This morning the Guardian published an op-ed I wrote following up on my post a while back, “There is no “first blogger.’ “ Its slightly verbose title is The blog haters have barely any idea what they are raging against. It was fun to expand on the argument and offer my own case for the long-term significance of blogging after a decade (or so).
It was also interesting to reread the piece (which I wrote a couple of weeks ago) after my post last night about corrections in the Times archive:
This confrontation between newspaper and blogosphere could easily leave you exasperated at both the Wall Street Journal’s sloppiness and the bloggers’ occasional self-righteousness. But as you rolled your eyes, you might miss the dust-up’s most interesting angle: the flurry of blogged retorts to the paper produced an accurate record of the facts around blogging’s rise. Bloggers aren’t any better than Johnny Deadline at getting facts right the first time around, but they’re a lot more efficient at correcting their own, and everyone else’s, goofs.
Meanwhile, Slate’s Jack Shafer pooh-poohs the Clark Hoyt public editor column about fixing the Times archives. Shafer thinks Hoyt’s specific examples are weak and that people who are aggrieved over errors in old Times stories should just combat the bad information by building their own Web sites.
I think this dismissal reflects head-in-the-sand thinking on Shafer’s part. It’s great that the Web lets people go out and publish their own retorts, but that doesn’t let newspapers off the hook. Professional journalists have no idea how frustrating and infuriating it can be to try to get a newspaper to fix a mistake. Even today, typically, the response from most newsrooms is defensive and the likelihood of obtaining satisfaction much smaller than it should be. As journalists, ourselves, when we face such problems we know how to pull the levers and we often get special, collegial treatment.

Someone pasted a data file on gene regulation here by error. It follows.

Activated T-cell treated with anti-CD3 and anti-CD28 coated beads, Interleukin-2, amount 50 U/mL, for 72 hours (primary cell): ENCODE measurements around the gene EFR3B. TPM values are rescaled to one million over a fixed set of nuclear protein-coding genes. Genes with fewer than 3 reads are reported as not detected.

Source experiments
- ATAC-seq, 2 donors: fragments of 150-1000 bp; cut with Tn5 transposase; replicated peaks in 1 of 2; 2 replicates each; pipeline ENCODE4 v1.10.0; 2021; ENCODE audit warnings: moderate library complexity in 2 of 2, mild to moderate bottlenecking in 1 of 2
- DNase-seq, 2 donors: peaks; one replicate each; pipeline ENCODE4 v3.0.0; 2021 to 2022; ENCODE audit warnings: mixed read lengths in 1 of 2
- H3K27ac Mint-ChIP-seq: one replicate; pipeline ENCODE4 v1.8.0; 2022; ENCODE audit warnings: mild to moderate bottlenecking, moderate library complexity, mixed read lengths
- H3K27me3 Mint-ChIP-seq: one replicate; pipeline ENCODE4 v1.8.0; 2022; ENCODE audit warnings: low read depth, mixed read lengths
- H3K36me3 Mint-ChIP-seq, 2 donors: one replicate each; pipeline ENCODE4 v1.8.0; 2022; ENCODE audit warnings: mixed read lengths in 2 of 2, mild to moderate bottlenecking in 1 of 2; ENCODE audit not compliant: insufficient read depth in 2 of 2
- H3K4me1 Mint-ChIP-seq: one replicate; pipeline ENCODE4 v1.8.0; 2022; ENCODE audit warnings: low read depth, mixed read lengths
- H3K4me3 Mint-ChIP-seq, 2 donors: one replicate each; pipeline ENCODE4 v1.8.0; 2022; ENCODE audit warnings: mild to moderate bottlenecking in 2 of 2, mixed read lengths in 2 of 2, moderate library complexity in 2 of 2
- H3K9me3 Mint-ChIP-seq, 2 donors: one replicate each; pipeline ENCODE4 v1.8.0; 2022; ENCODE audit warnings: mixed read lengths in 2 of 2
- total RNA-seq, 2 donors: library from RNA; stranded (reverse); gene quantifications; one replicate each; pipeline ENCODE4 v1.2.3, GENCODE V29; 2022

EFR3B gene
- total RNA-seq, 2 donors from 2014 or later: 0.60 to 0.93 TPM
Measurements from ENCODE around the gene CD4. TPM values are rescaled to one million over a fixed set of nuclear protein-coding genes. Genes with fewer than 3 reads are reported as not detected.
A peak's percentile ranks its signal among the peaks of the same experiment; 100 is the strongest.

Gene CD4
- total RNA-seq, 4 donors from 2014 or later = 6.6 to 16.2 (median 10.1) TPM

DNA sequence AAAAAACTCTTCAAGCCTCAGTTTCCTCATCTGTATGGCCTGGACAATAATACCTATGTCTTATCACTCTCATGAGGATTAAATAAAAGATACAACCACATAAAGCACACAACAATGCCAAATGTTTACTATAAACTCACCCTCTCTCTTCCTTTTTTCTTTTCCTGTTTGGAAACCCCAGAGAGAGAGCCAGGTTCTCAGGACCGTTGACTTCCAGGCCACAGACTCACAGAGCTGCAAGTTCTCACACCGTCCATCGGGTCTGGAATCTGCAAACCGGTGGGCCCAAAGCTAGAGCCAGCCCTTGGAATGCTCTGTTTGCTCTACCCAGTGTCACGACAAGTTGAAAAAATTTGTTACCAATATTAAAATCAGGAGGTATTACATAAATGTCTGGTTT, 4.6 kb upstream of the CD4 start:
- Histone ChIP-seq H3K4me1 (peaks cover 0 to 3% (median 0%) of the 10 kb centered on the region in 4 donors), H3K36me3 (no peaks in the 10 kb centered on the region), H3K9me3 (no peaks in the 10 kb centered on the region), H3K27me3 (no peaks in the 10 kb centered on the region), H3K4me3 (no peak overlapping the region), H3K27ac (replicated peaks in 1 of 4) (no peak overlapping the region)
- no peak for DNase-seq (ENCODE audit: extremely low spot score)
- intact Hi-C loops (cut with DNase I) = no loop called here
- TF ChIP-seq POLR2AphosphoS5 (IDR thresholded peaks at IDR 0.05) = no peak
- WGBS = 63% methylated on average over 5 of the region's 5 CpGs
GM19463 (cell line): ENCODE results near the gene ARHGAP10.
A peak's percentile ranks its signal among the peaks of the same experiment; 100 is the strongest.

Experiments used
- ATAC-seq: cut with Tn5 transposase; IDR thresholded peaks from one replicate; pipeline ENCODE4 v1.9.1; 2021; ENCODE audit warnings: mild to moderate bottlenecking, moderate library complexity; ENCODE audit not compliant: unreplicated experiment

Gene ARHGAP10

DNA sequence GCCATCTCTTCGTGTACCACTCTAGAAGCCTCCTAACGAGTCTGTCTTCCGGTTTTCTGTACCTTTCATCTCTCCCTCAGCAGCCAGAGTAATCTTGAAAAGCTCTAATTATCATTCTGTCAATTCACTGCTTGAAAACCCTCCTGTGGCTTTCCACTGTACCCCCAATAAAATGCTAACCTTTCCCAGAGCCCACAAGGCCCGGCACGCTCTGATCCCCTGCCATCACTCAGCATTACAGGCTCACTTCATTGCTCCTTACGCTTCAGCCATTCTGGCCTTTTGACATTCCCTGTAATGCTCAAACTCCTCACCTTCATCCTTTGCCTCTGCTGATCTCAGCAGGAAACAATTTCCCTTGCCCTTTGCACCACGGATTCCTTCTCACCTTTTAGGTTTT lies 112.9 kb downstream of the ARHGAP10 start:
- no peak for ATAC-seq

If the Times is capitalizing on its archives, it ought to take more responsibility for the new currency it has granted to old stories (and their errors). Shafer’s attitude is that people who are hurt by these old stories should go out and fix the problem themselves. I’d do that, if I were in their shoes, but I’ve been a journalist all my life. I don’t think the Times can take such a cavalier stance. Because in the end, if the paper tells its subjects that it’s their responsibility to establish an accurate public record, people will start wondering why they need the paper’s version of the record at all.
LATE UPDATE: JD Lasica’s post reminds me of the piece he did for my Salon Technology section back in 1998 titled The Net Never Forgets. These aren’t new problems; they’re just new for the Times — and it has, well, a longer tail of old issues to resolve.
[tags]guardian, blog history, jack shafer, new york times, corrections, errors, journalism[/tags]